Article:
BRUNSWICK, Ga., Feb. 23 /PRNewswire/ -- The northern right whale death toll was increased to five yesterday afternoon when wildlife biologists with the Georgia Department of Natural Resources were notified of another 1-1/2 ton calf floating 33 miles off the north end of Cumberland Island. Only Monday, the southeastern U.S. mortality record set in 1989 for this federally endangered species was matched when a dead calf was recovered in the same vicinity, bringing the count up to four in only two months. Yesterday's death has set a new record.
"There is no reason to believe the National Marine Fisheries Service will not determine this series of deaths as an 'unusual mortality' occurrence," said wildlife biologist Barb Zoodsma of the Georgia DNR's Nongame-Endangered Wildlife Program. If that determination is made, the Service will establish a special task force to investigate the deaths.
A U.S. Coast Guard boat was dispatched this morning to recover the animal. The whale will be towed to the Georgia DNR's Coastal Resources Division headquarters in Brunswick where, this afternoon, it will be hoisted onto a trailer and transported to the nearby Butler Island Wildlife Management Area. There, biologists will perform a necropsy in an attempt to determine the cause of death.
Nongame Program biologists have been participating in aerial calving surveys since the first of the year. However, Zoodsma and representatives from the National Marine Fisheries Service, Florida Department of Environmental Protection and the New England Aquarium have been conducting supplemental off-shore aerial surveying this month because of a typical decrease in sightings during February.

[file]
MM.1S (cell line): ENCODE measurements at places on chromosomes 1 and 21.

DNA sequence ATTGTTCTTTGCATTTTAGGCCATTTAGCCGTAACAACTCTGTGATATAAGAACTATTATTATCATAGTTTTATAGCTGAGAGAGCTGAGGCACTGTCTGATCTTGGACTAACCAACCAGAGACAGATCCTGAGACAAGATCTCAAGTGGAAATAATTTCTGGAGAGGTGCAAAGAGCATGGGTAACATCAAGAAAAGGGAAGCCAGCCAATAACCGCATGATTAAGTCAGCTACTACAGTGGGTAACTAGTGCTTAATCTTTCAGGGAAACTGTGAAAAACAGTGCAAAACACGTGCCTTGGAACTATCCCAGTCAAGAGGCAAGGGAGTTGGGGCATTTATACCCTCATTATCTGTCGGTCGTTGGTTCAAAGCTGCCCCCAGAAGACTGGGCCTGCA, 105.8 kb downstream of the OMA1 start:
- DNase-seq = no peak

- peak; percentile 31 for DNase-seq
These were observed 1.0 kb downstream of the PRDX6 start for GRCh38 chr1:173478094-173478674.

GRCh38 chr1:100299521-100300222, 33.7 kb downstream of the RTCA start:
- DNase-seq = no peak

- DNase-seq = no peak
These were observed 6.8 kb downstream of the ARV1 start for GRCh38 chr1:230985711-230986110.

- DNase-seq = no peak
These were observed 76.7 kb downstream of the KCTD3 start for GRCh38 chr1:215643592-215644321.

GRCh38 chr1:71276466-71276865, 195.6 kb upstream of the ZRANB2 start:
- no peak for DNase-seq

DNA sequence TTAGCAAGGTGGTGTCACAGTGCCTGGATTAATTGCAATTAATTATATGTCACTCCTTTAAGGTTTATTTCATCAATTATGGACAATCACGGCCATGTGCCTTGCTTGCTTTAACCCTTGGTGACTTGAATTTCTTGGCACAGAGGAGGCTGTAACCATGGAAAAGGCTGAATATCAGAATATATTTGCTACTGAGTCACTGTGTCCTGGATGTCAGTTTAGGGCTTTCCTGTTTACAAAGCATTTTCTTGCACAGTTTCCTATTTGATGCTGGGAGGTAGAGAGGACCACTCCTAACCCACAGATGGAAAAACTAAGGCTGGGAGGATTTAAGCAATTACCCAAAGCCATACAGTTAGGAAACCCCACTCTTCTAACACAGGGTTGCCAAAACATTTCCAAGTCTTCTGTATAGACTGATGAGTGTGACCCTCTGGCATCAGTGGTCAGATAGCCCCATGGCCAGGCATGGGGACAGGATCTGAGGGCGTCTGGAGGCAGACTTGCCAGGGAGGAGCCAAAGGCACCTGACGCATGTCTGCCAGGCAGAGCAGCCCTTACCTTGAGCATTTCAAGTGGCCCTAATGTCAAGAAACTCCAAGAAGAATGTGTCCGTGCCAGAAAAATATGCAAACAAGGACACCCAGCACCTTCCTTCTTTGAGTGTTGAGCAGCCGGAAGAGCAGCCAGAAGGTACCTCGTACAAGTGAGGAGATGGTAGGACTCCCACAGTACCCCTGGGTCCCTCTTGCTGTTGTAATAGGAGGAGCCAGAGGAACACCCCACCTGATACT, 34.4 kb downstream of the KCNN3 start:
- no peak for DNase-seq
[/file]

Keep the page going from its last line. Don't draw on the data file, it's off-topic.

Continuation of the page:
"These surveys are part of an effort to learn if the whales are moving farther offshore," said Zoodsma.
In only two months, the 1996 mortality rate already exceeds the annual 1989 number, the highest rate documented since reporting began in 1970. The current series began Jan. 2, with the beaching of a female calf on Atlantic Beach, the cause of death undetermined. Three weeks later, a 47-foot-long adult male at least 20 years old was recovered 10 miles off shore of Sapelo Island, the skull shattered from a ship strike. A 35-foot-long juvenile female discovered 30 miles east of Jacksonville Beach on February 7 was too decomposed for recovery or diagnosis. The calf recovered on Monday of this week was discovered approximately 20 miles east of the south end of Cumberland Island, the cause of death undetermined as of today.
Researchers had estimated the world population of northern right whales to be approximately 300-350. Females do not reach sexual maturity until nearly 10 years of age, and a slow reproduction cycle means a low replacement rate.
"Any mortality is a blow to the population," said Zoodsma on Wednesday. "Four deaths is critical." Now the number is up to 5.
Currently, vessel collisions are the number one cause of documented right whale death. Other documented causes include fishing gear entanglement and still births, with surprisingly few recorded as dead by natural causes.
"There are actually no documented cases of natural mortality for juveniles," said Zoodsma.
Off-shore surveying is funded by the National Marine Fisheries Service and will continue daily throughout the month as weather and funding permit. For more information, please contact Barb Zoodsma at 912-264-7218. For current video footage, contact Jennifer Anderson at 912-994-1438.
The Nongame-Endangered Wildlife Program is a unit of the Georgia Department of Natural Resources, Wildlife Resources Division. The primary funding source for the Nongame Program is the State Income Tax Checkoff. To support right whale conservation, please donate to the Checkoff or send your donation directly to the Wildlife Conservation Fund, 116 Rum Creek Drive, Forsyth, Ga., 31029. Help Give Wildlife A Chance.